Violence Against Women Act Lapses Again

Authorization expired with partial government shutdown

Anita Hill testifies before Senate Judiciary Committee on Oct. 14, 1991. The Violence Against Women Act came together in the aftermath of the hearings, in which Hill alleged she faced sexual harassment by then-Supreme Court nominee Clarence Thomas. (Laura Patterson/CQ Roll Call file photo)

The Violence Against Women Act lapsed for the second time in 25 years. Authorization for the law’s programs expired when the partial government shutdown began just after midnight Friday.

The landmark domestic violence law was set to expire Sept. 30, but was extended through Dec. 7 under the first stopgap spending bill and extended again until Dec. 21 in a second short-term bill.

The law authorizes funding for social service agencies that aid victims affected by sexual violence, including rape crisis centers, shelters and legal-assistance programs. Reauthorizations over the years have included expanded provisions focused on reporting mechanisms for sexual violence on college campuses and extending protections for the LGBT community.

Most VAWA programs are administered by the departments of Justice and Health and Human Services. Congress cleared fiscal 2019 funding for HHS in September, which means that funding for some VAWA programs administered by HHS may continue, even as the authorizations expire. The fiscal Commerce-Justice-Science spending bill, which funds DOJ, is one of the seven measures caught up in the shutdown standoff.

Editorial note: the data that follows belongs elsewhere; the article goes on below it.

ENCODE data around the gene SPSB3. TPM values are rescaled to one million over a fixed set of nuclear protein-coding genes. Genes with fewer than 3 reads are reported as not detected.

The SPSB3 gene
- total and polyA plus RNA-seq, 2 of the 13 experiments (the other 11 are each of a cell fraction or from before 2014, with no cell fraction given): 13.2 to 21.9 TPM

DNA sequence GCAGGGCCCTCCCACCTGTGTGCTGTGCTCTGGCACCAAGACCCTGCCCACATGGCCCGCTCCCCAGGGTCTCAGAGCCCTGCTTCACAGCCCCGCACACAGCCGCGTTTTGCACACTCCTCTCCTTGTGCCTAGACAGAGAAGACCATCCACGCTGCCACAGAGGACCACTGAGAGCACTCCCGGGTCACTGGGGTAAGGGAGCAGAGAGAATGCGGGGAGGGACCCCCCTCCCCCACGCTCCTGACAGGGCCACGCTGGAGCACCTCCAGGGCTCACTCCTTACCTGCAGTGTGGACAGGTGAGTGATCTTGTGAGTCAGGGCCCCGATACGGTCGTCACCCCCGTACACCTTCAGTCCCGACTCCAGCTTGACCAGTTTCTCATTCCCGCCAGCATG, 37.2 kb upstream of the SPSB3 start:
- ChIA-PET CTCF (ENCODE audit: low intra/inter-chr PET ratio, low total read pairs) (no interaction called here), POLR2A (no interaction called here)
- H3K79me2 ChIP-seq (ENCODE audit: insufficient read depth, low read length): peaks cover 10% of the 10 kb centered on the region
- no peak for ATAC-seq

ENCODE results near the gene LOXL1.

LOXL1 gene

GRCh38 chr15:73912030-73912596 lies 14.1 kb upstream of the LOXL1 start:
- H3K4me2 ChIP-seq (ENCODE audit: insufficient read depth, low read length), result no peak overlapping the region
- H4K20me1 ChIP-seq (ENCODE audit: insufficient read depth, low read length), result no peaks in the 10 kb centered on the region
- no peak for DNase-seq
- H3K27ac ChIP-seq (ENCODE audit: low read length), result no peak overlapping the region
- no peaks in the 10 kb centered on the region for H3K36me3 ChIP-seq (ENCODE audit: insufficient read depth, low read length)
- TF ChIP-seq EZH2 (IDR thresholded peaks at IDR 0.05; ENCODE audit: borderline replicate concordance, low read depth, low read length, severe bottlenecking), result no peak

House Democrats pointed to the VAWA expiration as an argument against the government shutdown on Twitter. Debate over the shutdown has been primarily focused on the fight over funding for a wall on the US-Mexico border.

Data from the Centers for Disease Control and Prevention shows that one in three women and one in six men encounter sexual violence during their lifetime.

The Violence Against Women Act was first passed in 1994 to support victims of sexual assault and domestic violence. The legislation came together in the aftermath of the 1991 Anita Hill hearings — where Hill alleged she faced sexual harassment by Supreme Court nominee Clarence Thomas — and the subsequent “Year of the Woman,” when a record four women were elected to the Senate and 24 to the House in 1992.

The act expired in 2011, but many of the programs received funding in fiscal 2012 and 2013.

VAWA was most recently reauthorized it in 2013, after a fight. Conservatives in the House GOP caucus opposed the bill after leadership brought the Senate version to the floor without committee consideration in the House.

Rep. Gerry Connolly called the expiration “A shameful end to Speaker Ryan’s tenure.”

Earlier this year, 46 House Republicans called on Speaker Paul D. Ryan, R-Wis., and Majority Leader Kevin McCarthy, R-Calif., to bring a reauthorization of the Violence Against Women Act to the floor.

House Democrats introduced a VAWA reauthorization proposal in July, sponsored by Texas’s Sheila Jackson Lee, that includes updates to the law such as provisions to help victims of domestic violence and stalking stay in stable housing situations and to bar evictions based on the actions of an abuser.

Neither measure was brought to committee or the House floor.

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